What is Lymphoma?
Non-Hodgkin Lymphoma: Diagnosis
Common signs and symptoms of NHL include swelling of the lymph nodes (which is often but not always painless), fever, night sweats, unexplained weight loss, and lack of energy. In order for a physician to make an accurate non-Hodgkin lymphoma diagnosis, a patient is required to undergo a number of diagnostic tests.
A biopsy of an affected lymph node or a sample of the tumor is the only way to make a definite diagnosis of NHL. A pathologist (doctor who specializes in diagnosing disease by looking at tumor tissue under the microscope) or a hematopathologist (physician who specializes in diagnosing diseases of the blood) who is experienced in diagnosing lymphoma should review the biopsy. This is because there are several different types of lymphoma, many of which are very uncommon, and special procedures and tests may be needed in order to make an accurate diagnosis. A correct diagnosis is important so that appropriate treatments can be used to effectively treat the patient’s particular type of lymphoma.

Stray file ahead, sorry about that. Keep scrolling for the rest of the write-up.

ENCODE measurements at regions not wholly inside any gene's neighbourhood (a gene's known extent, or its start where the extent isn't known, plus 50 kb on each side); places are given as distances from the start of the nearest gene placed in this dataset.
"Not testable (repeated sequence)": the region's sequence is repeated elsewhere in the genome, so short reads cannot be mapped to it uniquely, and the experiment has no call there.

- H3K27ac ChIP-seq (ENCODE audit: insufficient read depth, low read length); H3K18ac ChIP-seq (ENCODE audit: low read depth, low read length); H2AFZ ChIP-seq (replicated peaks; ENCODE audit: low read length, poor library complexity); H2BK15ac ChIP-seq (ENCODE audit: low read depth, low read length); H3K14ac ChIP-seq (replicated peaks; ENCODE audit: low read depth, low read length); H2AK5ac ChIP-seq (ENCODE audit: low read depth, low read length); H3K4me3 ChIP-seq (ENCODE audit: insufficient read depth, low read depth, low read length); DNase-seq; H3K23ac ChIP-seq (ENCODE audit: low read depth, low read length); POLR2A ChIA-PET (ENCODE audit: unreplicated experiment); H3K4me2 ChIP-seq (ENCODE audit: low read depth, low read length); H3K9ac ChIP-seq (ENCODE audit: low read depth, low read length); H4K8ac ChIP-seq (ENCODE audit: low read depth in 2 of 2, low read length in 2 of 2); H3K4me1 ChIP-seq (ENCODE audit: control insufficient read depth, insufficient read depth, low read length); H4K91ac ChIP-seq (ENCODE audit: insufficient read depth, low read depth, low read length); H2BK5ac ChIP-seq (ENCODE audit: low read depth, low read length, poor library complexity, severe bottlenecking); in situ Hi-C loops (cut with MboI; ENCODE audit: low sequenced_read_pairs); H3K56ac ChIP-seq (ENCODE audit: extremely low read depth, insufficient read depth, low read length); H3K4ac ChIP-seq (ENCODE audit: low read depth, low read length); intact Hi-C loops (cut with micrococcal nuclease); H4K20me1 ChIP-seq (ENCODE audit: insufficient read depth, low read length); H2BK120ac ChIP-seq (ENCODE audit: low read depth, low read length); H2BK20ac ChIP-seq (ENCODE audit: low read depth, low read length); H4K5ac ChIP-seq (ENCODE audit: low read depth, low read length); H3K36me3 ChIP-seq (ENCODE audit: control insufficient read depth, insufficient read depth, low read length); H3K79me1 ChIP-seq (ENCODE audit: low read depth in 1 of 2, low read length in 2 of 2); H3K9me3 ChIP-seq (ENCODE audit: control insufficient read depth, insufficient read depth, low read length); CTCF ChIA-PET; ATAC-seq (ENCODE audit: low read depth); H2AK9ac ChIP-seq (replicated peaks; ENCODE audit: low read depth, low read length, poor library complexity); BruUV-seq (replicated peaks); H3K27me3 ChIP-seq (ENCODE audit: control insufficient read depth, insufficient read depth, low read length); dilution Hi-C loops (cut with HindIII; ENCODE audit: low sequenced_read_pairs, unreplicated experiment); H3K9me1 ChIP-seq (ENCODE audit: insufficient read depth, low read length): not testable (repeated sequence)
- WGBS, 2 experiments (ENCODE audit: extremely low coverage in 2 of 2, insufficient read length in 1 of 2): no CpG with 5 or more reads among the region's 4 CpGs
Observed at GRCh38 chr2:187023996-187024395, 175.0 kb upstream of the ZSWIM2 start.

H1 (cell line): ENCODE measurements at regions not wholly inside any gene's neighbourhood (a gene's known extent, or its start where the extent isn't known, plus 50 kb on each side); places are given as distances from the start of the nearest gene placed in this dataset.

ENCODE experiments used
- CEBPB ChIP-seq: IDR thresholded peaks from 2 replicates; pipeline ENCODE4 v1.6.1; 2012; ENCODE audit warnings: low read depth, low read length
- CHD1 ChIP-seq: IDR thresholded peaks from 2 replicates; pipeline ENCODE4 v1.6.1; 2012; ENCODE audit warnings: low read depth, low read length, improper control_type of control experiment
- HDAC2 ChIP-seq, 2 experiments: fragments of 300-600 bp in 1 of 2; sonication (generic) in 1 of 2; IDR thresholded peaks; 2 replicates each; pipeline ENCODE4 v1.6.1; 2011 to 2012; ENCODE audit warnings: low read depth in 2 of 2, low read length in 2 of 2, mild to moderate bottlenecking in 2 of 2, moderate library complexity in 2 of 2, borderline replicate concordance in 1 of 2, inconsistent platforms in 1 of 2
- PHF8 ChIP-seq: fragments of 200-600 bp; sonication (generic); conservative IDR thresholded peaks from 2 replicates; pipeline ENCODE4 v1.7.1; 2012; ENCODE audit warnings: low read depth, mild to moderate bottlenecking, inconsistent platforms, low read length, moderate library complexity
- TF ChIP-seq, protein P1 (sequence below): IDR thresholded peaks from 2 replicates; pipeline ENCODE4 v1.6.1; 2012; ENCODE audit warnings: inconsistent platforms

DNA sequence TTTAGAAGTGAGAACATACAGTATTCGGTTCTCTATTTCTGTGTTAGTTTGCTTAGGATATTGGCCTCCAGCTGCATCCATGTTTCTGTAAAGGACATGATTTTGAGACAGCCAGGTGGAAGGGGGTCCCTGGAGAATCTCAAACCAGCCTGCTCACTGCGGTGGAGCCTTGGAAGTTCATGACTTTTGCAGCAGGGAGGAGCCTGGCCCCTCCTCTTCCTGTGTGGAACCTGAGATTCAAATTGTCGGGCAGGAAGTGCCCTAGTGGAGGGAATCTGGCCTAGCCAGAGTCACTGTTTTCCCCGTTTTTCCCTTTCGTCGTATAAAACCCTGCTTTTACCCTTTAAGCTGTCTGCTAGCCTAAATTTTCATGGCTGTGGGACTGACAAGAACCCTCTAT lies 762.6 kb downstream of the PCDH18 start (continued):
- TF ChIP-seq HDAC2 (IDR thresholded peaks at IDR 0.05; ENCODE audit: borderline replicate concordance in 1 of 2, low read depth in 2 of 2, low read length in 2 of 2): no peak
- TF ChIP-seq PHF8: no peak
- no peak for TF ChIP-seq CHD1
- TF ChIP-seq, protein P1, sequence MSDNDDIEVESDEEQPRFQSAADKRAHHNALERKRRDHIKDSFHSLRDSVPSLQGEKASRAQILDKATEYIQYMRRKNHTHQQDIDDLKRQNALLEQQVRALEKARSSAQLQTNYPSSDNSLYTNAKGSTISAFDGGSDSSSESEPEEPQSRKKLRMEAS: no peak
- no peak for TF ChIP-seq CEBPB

Further examinations will then be performed to determine how far the disease has spread (staging) and how well the patient’s body is functioning. The Lugano Classification of the Ann Arbor staging system is used for most NHLs. The physician may use some or all of the following tests as well as the patient’s medical history to assess the course of treatment that has the best chance of rendering either a remission or cure:
- Abdominal and chest computed tomography (CT) scans
- Positron emission tomography (PET)/CT scan
- Blood tests
- Bone marrow examination
All of the information gained from these tests will help the patient’s healthcare team determine the best course of treatment.
To learn about the diagnosis of non-Hodgkin Lymphoma, download the Non-Hodgkin Lymphoma Booklet.